India‘s search for two reliable Test openers continues, followed the 2-0 series win over West Indies in the Caribbean recently.
Prithvi Shaw’s absence on account of a doping violation saw KL Rahul retained in India’s Test squad, but he averaged 25.25 in four innings with a best score of 44. Rahul’s opening partner Mayank Agarwal fared poorly too, with an average of 20 from as many innings and one fifty (he made 55 in India’s first innings at Sabina Park).
Former India captain Sourav Ganguly believes that Rohit Sharma can translate his strong white-ball form into Test cricket, if given the chance as opener in place of the struggling Rahul. Gautam Gambhir, India’s third most successful Test opener, feels that Rohit will have to wait for his chances in Tests.
Anil Kumble, India’s greatest match-winner with the ball in Tests, is wary of pushing Rohit into the opener’s role in red-ball cricket.
On the sidelines, the likes of domestic openers Abhimanyu Easwaran and Priyank Panchal are knocking on the selectors’ doors for a chance in Tests.
So come India’s next Test series, which starts October 2 against South Africa at home, who will the chosen openers be?
Rahul’s problems in the West Indies were a continuation of his
red-ball slump from 2018. Scores of 44, 38, 13 and 6 mean that of
Rahul’s 60 innings in Test cricket, 21 have been between 10 and 49.
“KL Rahul has flattered to deceive and that creates an opening at the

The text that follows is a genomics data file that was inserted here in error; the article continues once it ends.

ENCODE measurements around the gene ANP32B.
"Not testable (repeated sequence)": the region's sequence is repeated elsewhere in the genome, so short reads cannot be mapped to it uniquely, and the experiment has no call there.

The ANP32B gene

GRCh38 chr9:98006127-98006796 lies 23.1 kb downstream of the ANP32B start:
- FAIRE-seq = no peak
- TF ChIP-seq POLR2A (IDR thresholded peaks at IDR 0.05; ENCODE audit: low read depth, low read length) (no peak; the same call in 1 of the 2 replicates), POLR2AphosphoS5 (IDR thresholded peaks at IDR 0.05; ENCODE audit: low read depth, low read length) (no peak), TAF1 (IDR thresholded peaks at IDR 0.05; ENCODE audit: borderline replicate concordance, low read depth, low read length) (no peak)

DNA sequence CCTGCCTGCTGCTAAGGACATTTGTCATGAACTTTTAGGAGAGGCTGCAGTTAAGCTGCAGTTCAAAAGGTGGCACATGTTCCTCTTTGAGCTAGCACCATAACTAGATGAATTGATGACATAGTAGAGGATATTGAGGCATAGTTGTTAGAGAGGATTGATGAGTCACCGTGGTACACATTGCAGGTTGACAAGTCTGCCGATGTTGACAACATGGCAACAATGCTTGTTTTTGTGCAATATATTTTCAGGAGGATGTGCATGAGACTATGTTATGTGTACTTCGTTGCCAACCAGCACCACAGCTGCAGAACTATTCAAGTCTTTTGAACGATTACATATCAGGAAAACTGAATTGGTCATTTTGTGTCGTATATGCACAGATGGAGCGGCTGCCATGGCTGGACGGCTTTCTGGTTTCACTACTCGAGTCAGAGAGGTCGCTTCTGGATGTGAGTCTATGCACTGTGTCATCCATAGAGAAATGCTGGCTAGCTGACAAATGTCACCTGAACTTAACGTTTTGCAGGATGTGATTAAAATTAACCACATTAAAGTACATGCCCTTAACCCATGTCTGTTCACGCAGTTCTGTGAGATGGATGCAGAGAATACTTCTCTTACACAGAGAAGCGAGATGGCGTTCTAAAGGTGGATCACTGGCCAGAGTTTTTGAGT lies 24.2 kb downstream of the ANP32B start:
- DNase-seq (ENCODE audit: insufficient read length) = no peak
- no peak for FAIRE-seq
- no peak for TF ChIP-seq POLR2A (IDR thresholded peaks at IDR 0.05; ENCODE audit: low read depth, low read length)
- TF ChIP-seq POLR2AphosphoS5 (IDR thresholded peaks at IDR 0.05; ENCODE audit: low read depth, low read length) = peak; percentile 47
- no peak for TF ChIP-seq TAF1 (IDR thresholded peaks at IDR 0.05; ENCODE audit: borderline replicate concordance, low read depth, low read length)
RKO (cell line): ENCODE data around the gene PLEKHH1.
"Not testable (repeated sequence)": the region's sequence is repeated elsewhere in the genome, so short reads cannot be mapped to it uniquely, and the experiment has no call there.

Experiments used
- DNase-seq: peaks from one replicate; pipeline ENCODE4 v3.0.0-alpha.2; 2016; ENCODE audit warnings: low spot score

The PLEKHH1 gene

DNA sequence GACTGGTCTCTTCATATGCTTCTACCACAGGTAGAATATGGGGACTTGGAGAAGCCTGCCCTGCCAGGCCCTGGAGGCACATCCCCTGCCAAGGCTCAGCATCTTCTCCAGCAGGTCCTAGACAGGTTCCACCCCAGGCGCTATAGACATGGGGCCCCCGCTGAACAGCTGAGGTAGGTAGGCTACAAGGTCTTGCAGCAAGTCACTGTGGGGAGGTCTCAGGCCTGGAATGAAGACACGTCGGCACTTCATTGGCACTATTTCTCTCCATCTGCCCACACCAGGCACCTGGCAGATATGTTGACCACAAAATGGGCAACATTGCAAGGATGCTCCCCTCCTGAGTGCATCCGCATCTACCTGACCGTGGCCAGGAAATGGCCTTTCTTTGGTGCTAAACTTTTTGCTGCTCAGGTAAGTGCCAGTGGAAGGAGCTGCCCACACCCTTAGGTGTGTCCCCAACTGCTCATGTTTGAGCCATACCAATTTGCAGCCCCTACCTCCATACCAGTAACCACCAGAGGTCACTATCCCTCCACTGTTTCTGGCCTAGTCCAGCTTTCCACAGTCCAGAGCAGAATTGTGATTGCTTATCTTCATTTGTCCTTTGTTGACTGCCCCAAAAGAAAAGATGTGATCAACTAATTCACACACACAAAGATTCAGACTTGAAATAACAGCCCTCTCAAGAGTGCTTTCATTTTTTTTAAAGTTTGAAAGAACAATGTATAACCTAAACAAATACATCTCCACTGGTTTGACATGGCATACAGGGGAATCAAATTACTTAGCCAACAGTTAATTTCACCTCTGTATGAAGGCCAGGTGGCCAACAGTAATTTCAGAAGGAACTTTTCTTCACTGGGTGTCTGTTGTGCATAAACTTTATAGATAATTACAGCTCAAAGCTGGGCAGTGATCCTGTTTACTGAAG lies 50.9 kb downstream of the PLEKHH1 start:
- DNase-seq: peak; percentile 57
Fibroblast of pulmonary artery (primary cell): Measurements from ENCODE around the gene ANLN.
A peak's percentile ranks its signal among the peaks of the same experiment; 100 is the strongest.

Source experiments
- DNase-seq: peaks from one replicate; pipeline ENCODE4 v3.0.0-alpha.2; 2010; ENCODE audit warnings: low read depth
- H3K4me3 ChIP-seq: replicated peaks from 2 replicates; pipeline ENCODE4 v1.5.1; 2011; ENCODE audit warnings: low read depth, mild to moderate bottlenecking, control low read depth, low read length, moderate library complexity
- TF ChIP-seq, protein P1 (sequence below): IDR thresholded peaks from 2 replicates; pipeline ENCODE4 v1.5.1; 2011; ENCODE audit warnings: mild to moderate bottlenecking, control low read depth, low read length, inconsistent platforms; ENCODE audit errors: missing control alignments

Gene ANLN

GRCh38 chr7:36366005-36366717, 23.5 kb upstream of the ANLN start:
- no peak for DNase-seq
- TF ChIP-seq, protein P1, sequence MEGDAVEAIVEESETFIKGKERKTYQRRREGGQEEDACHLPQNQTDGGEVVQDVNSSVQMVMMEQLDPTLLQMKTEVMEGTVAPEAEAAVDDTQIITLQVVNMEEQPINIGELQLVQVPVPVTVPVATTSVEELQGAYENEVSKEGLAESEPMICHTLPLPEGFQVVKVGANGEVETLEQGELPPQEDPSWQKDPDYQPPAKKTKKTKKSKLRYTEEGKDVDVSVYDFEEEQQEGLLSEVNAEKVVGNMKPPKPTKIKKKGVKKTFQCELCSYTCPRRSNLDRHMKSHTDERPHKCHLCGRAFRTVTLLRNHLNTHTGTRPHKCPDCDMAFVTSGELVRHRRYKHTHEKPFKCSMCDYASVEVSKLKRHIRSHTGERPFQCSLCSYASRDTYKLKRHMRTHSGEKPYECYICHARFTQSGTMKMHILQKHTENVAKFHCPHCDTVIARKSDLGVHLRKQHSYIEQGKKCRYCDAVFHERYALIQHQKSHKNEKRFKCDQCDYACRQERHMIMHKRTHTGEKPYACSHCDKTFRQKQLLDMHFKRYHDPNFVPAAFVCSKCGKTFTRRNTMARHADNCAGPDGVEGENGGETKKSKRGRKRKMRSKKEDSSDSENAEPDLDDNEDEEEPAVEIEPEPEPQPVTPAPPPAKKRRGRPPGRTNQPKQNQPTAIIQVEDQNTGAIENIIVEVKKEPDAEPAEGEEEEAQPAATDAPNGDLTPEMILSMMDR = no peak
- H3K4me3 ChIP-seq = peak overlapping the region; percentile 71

top,” Ganguly said last week. “I had suggested earlier about trying
Rohit Sharma as an opener in Test cricket and I still believe that he
needs to be given an opportunity because he is too good a player to be
left out in the cold. After a fantastic World Cup, I believe he will be
itching to grab the opportunity to open in Tests.”
In the first Test at Antigua, Agarwal’s uncertain footwork saw him
caught behind to Kemar Roach and lbw to Roston Chase. In the second
Test, he made 55 until an ambitious cut shot against Jason Holder saw
him caught at first slip. In the second innings, Agarwal was beaten for
pace by Roach and trapped lbw.
Rahul’s and Agarwal’s problems in the West Indies highlighted a trend
of Test openers struggling when the conditions are tough and the
new-ball bowlers are accurate. And with Rahul, it appears that he has
not learned from the mistakes made last year in England and Australia.